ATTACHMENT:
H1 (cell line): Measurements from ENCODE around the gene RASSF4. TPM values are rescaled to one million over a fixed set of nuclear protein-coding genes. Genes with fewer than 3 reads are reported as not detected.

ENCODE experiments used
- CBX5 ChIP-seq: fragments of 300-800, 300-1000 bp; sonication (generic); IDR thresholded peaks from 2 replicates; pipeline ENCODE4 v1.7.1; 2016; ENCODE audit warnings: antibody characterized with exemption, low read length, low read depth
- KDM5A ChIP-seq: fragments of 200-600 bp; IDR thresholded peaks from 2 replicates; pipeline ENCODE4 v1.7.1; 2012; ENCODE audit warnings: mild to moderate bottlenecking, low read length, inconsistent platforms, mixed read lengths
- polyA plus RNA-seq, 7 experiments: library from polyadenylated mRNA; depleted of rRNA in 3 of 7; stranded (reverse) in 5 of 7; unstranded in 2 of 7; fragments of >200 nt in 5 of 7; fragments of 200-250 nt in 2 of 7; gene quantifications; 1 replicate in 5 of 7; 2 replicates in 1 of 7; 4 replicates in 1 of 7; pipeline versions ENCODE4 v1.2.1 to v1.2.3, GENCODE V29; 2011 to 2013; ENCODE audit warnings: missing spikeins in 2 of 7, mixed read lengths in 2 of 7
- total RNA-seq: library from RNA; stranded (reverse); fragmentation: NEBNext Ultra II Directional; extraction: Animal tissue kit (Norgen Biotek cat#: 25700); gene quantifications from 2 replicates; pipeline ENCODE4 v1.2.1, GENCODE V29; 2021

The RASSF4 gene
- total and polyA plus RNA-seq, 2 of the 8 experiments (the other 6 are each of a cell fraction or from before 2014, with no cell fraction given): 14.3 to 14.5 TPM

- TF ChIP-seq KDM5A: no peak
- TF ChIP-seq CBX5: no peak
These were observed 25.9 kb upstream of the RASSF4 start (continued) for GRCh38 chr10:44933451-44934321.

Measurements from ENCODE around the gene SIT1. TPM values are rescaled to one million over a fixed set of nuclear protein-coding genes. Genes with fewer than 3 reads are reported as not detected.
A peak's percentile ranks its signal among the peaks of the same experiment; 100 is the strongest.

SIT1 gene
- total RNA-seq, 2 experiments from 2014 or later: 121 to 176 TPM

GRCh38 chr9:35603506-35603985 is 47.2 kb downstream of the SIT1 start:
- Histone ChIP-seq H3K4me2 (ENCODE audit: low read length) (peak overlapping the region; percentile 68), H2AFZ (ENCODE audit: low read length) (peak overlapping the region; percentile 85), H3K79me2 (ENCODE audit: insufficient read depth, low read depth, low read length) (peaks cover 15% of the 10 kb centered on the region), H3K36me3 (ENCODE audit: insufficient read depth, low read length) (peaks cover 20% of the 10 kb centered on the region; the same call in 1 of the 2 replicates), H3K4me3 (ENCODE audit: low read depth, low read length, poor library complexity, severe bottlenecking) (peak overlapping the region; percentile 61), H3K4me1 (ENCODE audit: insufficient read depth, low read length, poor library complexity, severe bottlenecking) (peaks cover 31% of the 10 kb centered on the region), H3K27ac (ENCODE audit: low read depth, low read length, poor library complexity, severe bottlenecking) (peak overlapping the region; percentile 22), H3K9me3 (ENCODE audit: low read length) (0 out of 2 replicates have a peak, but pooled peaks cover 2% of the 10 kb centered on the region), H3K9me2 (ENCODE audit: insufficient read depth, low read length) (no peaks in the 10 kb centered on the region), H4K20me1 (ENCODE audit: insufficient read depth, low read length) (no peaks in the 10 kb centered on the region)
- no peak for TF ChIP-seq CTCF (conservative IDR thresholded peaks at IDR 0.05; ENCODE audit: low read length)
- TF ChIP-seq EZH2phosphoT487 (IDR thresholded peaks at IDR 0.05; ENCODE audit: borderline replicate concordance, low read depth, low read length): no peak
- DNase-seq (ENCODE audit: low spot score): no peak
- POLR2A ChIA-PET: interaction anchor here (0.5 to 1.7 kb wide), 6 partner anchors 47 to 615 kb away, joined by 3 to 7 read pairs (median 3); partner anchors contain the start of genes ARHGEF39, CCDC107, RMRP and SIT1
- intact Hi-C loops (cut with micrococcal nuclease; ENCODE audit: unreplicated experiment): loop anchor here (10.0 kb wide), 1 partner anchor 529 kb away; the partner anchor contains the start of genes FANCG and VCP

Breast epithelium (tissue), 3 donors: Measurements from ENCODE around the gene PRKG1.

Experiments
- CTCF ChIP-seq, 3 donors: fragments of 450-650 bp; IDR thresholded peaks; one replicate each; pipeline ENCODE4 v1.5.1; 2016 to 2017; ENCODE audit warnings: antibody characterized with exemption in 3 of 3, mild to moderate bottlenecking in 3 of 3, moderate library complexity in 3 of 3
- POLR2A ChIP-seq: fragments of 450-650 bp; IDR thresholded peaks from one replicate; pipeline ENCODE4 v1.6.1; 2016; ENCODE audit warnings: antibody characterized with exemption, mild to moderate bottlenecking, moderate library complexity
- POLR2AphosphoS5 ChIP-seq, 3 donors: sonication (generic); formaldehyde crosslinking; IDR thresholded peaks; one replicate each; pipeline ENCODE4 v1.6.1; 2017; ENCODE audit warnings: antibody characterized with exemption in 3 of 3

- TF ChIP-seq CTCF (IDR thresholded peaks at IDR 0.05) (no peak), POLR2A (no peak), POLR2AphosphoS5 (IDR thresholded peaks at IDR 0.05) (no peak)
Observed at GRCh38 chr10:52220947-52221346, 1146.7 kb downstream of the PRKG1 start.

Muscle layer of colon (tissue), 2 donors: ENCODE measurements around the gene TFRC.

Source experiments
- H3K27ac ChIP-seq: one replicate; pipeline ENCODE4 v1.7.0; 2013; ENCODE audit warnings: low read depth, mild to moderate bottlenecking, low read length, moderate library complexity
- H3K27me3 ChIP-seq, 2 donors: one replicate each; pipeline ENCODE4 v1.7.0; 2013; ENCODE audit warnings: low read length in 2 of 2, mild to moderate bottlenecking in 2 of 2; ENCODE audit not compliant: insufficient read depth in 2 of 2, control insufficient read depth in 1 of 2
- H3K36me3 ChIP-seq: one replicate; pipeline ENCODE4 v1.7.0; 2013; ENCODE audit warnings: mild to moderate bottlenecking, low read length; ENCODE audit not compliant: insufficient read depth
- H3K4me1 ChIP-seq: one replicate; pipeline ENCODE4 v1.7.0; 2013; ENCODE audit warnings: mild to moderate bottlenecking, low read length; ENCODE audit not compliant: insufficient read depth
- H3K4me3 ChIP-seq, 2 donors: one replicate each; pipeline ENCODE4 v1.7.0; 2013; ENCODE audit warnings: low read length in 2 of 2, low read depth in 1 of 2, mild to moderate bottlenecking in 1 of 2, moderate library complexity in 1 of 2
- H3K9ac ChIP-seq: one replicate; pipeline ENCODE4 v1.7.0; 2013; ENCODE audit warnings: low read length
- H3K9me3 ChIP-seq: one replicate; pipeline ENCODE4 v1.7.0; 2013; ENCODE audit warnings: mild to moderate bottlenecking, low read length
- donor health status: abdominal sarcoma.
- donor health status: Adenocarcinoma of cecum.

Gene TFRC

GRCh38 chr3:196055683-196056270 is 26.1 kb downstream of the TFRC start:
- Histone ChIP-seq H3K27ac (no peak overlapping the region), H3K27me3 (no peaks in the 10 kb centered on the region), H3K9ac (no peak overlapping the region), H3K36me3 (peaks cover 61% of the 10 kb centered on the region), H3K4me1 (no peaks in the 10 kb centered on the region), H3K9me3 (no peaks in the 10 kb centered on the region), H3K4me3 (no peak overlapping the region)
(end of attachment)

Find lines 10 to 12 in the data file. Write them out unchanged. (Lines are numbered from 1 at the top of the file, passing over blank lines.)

- TF ChIP-seq CBX5: no peak
These were observed 25.9 kb upstream of the RASSF4 start (continued) for GRCh38 chr10:44933451-44934321.

Measurements from ENCODE around the gene SIT1. TPM values are rescaled to one million over a fixed set of nuclear protein-coding genes. Genes with fewer than 3 reads are reported as not detected.